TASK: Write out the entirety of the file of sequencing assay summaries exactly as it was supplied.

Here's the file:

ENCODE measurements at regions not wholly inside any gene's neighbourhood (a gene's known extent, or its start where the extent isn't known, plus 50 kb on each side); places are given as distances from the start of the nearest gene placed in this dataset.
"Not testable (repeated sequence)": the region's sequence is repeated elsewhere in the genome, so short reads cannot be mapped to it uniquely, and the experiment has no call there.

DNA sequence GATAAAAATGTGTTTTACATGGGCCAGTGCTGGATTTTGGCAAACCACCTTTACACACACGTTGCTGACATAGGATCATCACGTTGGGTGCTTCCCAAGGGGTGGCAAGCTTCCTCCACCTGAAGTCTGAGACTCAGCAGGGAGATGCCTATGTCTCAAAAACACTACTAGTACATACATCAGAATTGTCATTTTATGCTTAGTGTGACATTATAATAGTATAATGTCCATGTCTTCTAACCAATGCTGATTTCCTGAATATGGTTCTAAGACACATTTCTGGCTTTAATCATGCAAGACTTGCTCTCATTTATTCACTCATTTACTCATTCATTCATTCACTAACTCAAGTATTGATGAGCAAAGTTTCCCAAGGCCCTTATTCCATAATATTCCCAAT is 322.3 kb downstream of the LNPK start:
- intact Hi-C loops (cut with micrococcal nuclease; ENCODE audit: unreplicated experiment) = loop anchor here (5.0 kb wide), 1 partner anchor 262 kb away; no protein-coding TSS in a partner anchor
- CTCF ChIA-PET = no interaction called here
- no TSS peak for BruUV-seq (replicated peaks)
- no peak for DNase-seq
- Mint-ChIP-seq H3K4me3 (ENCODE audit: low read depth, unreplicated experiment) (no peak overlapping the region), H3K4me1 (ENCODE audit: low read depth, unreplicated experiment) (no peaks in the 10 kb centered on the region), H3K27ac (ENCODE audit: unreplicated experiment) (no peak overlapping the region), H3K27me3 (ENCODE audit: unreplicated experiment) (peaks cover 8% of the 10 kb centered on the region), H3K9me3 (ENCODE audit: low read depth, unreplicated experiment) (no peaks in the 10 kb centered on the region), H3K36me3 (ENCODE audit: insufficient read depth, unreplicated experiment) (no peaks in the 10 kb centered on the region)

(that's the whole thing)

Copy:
ENCODE measurements at regions not wholly inside any gene's neighbourhood (a gene's known extent, or its start where the extent isn't known, plus 50 kb on each side); places are given as distances from the start of the nearest gene placed in this dataset.
"Not testable (repeated sequence)": the region's sequence is repeated elsewhere in the genome, so short reads cannot be mapped to it uniquely, and the experiment has no call there.

DNA sequence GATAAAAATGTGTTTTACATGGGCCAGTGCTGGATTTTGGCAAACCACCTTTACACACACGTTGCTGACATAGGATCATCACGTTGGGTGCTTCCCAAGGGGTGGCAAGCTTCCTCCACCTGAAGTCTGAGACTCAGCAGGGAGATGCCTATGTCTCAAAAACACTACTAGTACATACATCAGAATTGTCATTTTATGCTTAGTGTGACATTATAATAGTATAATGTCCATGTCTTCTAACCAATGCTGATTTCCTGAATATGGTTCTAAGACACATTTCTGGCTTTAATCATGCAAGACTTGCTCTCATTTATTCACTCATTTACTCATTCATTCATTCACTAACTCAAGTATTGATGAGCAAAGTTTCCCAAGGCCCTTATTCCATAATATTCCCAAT is 322.3 kb downstream of the LNPK start:
- intact Hi-C loops (cut with micrococcal nuclease; ENCODE audit: unreplicated experiment) = loop anchor here (5.0 kb wide), 1 partner anchor 262 kb away; no protein-coding TSS in a partner anchor
- CTCF ChIA-PET = no interaction called here
- no TSS peak for BruUV-seq (replicated peaks)
- no peak for DNase-seq
- Mint-ChIP-seq H3K4me3 (ENCODE audit: low read depth, unreplicated experiment) (no peak overlapping the region), H3K4me1 (ENCODE audit: low read depth, unreplicated experiment) (no peaks in the 10 kb centered on the region), H3K27ac (ENCODE audit: unreplicated experiment) (no peak overlapping the region), H3K27me3 (ENCODE audit: unreplicated experiment) (peaks cover 8% of the 10 kb centered on the region), H3K9me3 (ENCODE audit: low read depth, unreplicated experiment) (no peaks in the 10 kb centered on the region), H3K36me3 (ENCODE audit: insufficient read depth, unreplicated experiment) (no peaks in the 10 kb centered on the region)